Beyond Compliance: Exploring Emerging Technologies to Enrich the Visual Arts Experience for Audiences of All Abilities
MetadataShow full item record
Type of Work78 pages
ProgramMA in Arts Administration
RightsCollection may be protected under Title 17 of the U.S. Copyright Law. To obtain information or permission to publish or reproduce, please contact the Goucher Special Collections & Archives at 410-337-6347 or email email@example.com.
Attribution-NonCommercial-NoDerivs 3.0 United States
Americans with Disabilities Act
Medical and social models of disability
Physical and sensory domains of disability
Arts administration -- Theses.
The Americans with Disabilities Act of 1990 (ADA) mandates enforceable guidelines to modify the built environment to make it accessible for individuals with disabilities. While critically important, the ADA does little to drive social and physical inclusion of individuals with disabilities. This is particularity recognizable in museums and similar public venues displaying visual art. The detailed, intimate, and often meticulously documented experience offered to patrons without physical or sensory limitations cannot possibly be the same for those with disabilities. This paper contains descriptions of the principles of Universal Design (UD) and several emerging technologies, such as virtual reality (VR), augmented reality (AR), and 3D printing, and explores how these tools can be used by nonprofit visual arts organizations to provide broader, richer, and more inclusive experiences for audiences with a range of functional abilities. The argument presented in this document maintains that the role of visual arts organizations is not to merely comply with regulations and provide the physical accessories and necessary mechanics to improve access to visual art experiences. They also serve to enable individuals to fully experience the art form through creating and presenting inclusive environments. By applying UD principles and leveraging emerging technologies, visual arts organizations should take an active and proactive role in promoting inclusion and thus contribute to a greater social understanding and improved perception of accessibility.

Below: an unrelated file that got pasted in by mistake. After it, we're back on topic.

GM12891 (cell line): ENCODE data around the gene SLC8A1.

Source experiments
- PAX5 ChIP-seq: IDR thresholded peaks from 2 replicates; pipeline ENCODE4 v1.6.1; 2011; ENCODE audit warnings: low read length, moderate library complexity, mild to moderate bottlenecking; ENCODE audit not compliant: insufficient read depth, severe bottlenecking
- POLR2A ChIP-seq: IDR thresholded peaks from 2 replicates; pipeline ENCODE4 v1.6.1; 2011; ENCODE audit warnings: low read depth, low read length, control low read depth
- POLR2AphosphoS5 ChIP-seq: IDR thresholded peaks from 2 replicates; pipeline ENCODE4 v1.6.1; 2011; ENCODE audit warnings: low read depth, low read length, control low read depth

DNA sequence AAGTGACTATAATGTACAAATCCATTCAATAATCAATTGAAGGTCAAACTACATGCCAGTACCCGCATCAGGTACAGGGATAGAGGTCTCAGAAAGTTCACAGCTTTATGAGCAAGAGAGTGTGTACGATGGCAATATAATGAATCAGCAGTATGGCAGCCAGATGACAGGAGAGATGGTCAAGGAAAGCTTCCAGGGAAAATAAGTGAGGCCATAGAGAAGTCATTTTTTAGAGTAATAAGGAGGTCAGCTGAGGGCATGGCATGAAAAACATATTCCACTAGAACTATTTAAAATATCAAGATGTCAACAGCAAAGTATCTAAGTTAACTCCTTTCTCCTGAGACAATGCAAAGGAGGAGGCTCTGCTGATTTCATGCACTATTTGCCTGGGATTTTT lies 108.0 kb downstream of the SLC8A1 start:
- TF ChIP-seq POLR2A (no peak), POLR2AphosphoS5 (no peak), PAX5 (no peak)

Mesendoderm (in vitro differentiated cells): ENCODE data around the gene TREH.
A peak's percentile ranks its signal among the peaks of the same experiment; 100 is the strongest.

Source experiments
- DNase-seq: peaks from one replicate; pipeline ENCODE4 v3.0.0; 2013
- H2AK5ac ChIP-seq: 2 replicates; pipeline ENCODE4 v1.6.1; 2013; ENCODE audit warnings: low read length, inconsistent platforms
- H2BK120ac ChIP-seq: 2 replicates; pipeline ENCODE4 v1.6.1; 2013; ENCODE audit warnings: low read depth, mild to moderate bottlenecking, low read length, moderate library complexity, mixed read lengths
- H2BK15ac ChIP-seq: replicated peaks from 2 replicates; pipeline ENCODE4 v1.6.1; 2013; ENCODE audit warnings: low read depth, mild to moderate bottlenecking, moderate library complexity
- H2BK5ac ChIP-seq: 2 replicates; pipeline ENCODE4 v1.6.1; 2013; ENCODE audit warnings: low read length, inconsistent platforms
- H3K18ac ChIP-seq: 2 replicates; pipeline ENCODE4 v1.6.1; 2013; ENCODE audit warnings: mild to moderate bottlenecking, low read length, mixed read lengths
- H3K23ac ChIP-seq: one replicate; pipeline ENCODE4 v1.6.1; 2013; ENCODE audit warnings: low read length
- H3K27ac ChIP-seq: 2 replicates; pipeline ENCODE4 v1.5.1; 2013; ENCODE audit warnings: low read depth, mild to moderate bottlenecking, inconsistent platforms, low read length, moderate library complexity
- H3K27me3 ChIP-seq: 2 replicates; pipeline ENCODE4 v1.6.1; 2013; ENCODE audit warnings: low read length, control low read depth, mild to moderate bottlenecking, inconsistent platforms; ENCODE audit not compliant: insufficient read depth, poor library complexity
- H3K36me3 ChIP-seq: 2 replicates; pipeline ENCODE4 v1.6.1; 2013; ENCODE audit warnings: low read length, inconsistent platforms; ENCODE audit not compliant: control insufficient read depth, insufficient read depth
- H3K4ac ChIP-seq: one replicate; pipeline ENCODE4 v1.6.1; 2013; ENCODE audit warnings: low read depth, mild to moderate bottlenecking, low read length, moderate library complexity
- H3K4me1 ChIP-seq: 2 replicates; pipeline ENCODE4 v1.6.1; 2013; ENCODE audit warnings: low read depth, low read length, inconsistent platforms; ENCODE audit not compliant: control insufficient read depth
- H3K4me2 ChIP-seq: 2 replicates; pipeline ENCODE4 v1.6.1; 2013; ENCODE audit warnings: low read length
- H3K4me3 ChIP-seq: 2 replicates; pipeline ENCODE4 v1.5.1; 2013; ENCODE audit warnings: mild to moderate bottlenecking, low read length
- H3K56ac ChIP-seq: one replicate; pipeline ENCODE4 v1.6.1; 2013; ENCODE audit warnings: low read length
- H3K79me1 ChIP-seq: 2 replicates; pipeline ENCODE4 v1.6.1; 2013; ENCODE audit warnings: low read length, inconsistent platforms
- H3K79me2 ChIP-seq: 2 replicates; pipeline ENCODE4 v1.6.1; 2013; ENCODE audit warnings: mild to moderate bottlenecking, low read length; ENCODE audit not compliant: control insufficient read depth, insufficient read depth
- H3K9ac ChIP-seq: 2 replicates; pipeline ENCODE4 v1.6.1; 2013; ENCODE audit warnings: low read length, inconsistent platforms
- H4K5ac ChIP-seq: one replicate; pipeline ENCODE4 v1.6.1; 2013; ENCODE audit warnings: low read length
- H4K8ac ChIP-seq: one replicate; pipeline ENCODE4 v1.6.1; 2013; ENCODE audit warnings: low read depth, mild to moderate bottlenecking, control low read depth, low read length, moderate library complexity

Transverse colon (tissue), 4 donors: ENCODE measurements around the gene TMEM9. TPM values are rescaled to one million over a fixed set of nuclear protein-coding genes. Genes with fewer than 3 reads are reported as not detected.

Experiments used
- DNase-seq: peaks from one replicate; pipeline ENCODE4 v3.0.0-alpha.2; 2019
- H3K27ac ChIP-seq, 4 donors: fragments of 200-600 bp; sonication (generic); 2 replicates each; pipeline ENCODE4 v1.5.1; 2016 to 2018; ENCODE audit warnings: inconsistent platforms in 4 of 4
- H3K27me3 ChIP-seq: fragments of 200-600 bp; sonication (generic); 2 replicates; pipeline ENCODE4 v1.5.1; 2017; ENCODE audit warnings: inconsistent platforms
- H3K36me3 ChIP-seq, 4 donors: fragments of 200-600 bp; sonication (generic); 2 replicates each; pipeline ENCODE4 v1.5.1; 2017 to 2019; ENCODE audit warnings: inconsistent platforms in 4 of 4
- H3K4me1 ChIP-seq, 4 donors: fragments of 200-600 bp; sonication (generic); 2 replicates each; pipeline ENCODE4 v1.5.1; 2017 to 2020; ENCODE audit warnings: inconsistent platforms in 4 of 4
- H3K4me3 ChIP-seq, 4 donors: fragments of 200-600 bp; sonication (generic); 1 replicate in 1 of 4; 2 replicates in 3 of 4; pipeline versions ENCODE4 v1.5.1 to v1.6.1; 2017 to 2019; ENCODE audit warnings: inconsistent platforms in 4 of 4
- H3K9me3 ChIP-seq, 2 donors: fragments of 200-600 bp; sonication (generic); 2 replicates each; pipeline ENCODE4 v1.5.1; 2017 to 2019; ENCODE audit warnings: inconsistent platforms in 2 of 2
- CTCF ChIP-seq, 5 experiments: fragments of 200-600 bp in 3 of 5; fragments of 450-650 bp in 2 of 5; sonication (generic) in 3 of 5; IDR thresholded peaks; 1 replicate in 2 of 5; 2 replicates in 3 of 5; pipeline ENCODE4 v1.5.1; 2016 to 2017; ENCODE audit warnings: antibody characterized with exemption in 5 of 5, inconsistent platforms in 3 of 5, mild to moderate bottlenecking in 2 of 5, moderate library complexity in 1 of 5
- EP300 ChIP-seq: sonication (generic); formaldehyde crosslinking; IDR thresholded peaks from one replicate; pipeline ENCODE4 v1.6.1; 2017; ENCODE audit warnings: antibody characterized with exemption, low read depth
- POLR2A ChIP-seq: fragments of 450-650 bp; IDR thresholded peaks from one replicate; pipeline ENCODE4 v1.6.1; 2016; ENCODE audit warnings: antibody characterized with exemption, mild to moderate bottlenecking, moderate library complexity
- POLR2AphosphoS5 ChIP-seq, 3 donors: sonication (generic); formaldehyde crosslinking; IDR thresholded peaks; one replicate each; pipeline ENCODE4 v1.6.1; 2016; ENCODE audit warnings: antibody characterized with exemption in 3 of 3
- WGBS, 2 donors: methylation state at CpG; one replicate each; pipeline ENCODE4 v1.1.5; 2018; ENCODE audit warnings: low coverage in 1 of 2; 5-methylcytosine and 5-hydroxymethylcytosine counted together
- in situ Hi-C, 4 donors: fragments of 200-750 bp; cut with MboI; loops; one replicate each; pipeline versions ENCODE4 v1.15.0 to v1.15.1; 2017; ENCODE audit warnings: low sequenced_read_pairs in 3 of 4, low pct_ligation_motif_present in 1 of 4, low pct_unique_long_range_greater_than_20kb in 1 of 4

The following license files are associated with this item:
- Creative Commons
Except where otherwise noted, this item's license is described as Collection may be protected under Title 17 of the U.S. Copyright Law. To obtain information or permission to publish or reproduce, please contact the Goucher Special Collections & Archives at 410-337-6347 or email firstname.lastname@example.org.